Care that might be provided to patients who would normally be admitted to nursing homes is also complicated by COVID-19. A patient may be denied entry to a nursing home as a measure to protect them and patients already in the home. When that happens, Jovenes de Antaño might be called in to fill the gaps in care.

“I took a call the other day from a woman who was getting out of the hospital,” Valdivia said. “She was supposed to go into a nursing home, but they canceled on her. And she is leaving the hospital with a multitude of needs. So I have to arrange transportation and she needs a walker and a wheelchair for her home. Some of these things get taken care of through Social Security, but that takes time. Some of those things we can provide, then work with our staff to be sure she gets into the programs she needs.”

Concern over coronavirus spread may mean that seniors are left alone without transportation for medical appointments, shopping or running errands.

“We end up having to take over from caregivers or the person’s loved ones,” Valdivia said. “They might not be going to these homes because of the risk of spreading the virus. We provide the service for them, but it is harder for us now because of social distancing. We can’t transport more than two people at a time, so it means more time and more trips for the staff.”

With an increase in people needing help with transportation and meal services, Jovenes de Antaño works to find funding from sources such as the United Way of San Benito County and relief money from state and federal government agencies. But sometimes delays in receiving funds become problematic.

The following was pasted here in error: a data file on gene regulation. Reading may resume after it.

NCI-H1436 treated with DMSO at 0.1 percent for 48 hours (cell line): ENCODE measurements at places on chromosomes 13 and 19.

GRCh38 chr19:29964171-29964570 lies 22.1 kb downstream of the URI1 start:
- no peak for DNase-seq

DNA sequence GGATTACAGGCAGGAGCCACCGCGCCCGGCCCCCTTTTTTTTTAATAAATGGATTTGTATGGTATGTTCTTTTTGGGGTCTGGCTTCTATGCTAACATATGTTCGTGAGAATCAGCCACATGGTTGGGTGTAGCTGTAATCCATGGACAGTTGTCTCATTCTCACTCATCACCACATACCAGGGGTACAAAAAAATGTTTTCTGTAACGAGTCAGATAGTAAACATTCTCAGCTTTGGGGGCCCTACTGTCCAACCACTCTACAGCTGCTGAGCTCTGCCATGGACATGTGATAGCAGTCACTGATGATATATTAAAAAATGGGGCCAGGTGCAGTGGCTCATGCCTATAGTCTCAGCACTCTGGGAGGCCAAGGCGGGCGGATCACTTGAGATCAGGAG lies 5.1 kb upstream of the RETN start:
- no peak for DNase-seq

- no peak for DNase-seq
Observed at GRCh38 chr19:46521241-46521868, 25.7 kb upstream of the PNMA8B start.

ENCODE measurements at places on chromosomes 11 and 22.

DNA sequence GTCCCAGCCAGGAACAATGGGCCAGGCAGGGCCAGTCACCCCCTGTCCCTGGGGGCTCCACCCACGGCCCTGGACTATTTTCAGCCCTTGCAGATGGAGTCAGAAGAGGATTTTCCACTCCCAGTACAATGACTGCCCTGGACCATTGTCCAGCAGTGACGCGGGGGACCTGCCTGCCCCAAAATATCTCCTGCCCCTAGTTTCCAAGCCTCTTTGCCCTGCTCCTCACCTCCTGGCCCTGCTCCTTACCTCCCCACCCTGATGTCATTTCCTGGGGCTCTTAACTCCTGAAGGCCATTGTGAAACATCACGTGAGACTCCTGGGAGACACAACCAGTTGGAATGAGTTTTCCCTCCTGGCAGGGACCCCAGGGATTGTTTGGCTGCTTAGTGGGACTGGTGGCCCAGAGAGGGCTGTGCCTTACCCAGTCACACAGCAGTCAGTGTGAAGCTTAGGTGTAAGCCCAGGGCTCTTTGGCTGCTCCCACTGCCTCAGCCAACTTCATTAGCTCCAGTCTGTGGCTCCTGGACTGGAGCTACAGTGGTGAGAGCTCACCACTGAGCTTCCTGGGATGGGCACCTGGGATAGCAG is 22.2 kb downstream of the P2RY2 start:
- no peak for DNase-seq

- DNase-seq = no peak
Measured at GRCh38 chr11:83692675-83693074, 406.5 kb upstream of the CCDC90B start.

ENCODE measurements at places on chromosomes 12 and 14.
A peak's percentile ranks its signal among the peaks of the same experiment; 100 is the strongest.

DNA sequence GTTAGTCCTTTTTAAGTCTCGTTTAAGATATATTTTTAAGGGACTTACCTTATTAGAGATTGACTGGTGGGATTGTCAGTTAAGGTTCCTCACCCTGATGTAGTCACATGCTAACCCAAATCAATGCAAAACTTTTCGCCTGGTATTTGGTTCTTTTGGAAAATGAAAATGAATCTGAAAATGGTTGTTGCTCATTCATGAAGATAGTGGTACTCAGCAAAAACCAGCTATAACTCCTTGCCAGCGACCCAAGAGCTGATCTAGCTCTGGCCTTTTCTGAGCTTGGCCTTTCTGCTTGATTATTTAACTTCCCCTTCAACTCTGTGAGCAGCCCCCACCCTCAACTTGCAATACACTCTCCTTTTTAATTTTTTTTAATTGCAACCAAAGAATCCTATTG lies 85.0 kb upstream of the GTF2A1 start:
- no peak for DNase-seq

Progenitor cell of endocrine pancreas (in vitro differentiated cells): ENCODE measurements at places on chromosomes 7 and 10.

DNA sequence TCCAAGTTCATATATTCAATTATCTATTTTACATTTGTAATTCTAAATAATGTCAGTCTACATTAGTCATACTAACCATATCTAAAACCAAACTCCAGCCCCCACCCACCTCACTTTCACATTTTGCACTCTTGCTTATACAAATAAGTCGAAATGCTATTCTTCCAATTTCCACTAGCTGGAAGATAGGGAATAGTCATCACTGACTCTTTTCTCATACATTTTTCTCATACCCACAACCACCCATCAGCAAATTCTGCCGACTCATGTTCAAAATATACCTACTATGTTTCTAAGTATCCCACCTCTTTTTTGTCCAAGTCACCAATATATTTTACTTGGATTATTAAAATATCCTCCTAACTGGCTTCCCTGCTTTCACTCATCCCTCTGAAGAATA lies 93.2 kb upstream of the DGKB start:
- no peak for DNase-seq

“We are able to carry the expenses, but it is very difficult,” Valdivia said. “We just applied for more money and it will go to Meals on Wheels. But we had one contract that was approved in July and we are still waiting for the money. That money was supposed to cover 50 people so you can imagine what that is doing for our budget.”

Despite funding shortfalls or understaffing, Jovenes de Antaño’s doors are still open to anyone who qualifies for their services. 

“We are not turning anybody down for programs like Meals on Wheels,” Valdivia said. “The people need the food and they appreciate it. We might be waiting for money to come in, but in the meantime, we are still going to be caring for those people.”

 

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Robert Eliason

I’ve been a freelance photographer since my dad stuck a camera in my hand on the evening of my First Grade Open House. My dad taught me to observe, empathize, then finally compose the shot.   I have had gallery showings and done commercial work but photojournalism is a wonderful challenge in storytelling.   The editors at BenitoLink have encouraged me to write stories about things that interest me, turning me into a reporter as well.  It is a great creative family that cares deeply about the San Benito community.